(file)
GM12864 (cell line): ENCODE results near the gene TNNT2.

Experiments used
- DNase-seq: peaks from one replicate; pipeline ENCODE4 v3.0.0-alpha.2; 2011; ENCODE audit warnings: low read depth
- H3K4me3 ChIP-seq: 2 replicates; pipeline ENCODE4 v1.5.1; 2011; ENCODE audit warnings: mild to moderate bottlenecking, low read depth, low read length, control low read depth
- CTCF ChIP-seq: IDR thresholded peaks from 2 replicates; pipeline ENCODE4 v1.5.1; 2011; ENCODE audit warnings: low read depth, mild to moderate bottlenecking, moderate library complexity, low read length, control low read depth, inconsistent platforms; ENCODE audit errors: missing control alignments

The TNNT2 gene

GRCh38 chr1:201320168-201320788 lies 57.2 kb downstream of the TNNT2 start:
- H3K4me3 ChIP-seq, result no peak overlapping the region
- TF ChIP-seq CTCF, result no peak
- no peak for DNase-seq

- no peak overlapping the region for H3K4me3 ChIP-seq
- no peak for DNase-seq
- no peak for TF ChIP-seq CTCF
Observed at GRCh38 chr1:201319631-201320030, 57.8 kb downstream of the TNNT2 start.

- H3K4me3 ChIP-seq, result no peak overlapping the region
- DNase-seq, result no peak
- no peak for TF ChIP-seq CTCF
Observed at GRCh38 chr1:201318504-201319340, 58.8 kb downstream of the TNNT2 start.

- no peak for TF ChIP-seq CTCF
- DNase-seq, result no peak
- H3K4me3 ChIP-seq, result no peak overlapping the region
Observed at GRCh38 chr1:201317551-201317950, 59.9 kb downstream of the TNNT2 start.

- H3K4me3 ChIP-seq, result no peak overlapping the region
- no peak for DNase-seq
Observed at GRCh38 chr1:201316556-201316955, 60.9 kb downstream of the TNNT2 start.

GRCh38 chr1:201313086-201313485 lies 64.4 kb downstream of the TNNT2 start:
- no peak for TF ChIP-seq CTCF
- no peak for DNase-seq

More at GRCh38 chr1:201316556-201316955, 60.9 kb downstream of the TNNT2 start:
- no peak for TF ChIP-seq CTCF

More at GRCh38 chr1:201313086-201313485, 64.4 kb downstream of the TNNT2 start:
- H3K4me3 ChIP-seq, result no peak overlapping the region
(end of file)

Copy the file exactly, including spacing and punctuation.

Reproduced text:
GM12864 (cell line): ENCODE results near the gene TNNT2.

Experiments used
- DNase-seq: peaks from one replicate; pipeline ENCODE4 v3.0.0-alpha.2; 2011; ENCODE audit warnings: low read depth
- H3K4me3 ChIP-seq: 2 replicates; pipeline ENCODE4 v1.5.1; 2011; ENCODE audit warnings: mild to moderate bottlenecking, low read depth, low read length, control low read depth
- CTCF ChIP-seq: IDR thresholded peaks from 2 replicates; pipeline ENCODE4 v1.5.1; 2011; ENCODE audit warnings: low read depth, mild to moderate bottlenecking, moderate library complexity, low read length, control low read depth, inconsistent platforms; ENCODE audit errors: missing control alignments

The TNNT2 gene

GRCh38 chr1:201320168-201320788 lies 57.2 kb downstream of the TNNT2 start:
- H3K4me3 ChIP-seq, result no peak overlapping the region
- TF ChIP-seq CTCF, result no peak
- no peak for DNase-seq

- no peak overlapping the region for H3K4me3 ChIP-seq
- no peak for DNase-seq
- no peak for TF ChIP-seq CTCF
Observed at GRCh38 chr1:201319631-201320030, 57.8 kb downstream of the TNNT2 start.

- H3K4me3 ChIP-seq, result no peak overlapping the region
- DNase-seq, result no peak
- no peak for TF ChIP-seq CTCF
Observed at GRCh38 chr1:201318504-201319340, 58.8 kb downstream of the TNNT2 start.

- no peak for TF ChIP-seq CTCF
- DNase-seq, result no peak
- H3K4me3 ChIP-seq, result no peak overlapping the region
Observed at GRCh38 chr1:201317551-201317950, 59.9 kb downstream of the TNNT2 start.

- H3K4me3 ChIP-seq, result no peak overlapping the region
- no peak for DNase-seq
Observed at GRCh38 chr1:201316556-201316955, 60.9 kb downstream of the TNNT2 start.

GRCh38 chr1:201313086-201313485 lies 64.4 kb downstream of the TNNT2 start:
- no peak for TF ChIP-seq CTCF
- no peak for DNase-seq

More at GRCh38 chr1:201316556-201316955, 60.9 kb downstream of the TNNT2 start:
- no peak for TF ChIP-seq CTCF

More at GRCh38 chr1:201313086-201313485, 64.4 kb downstream of the TNNT2 start:
- H3K4me3 ChIP-seq, result no peak overlapping the region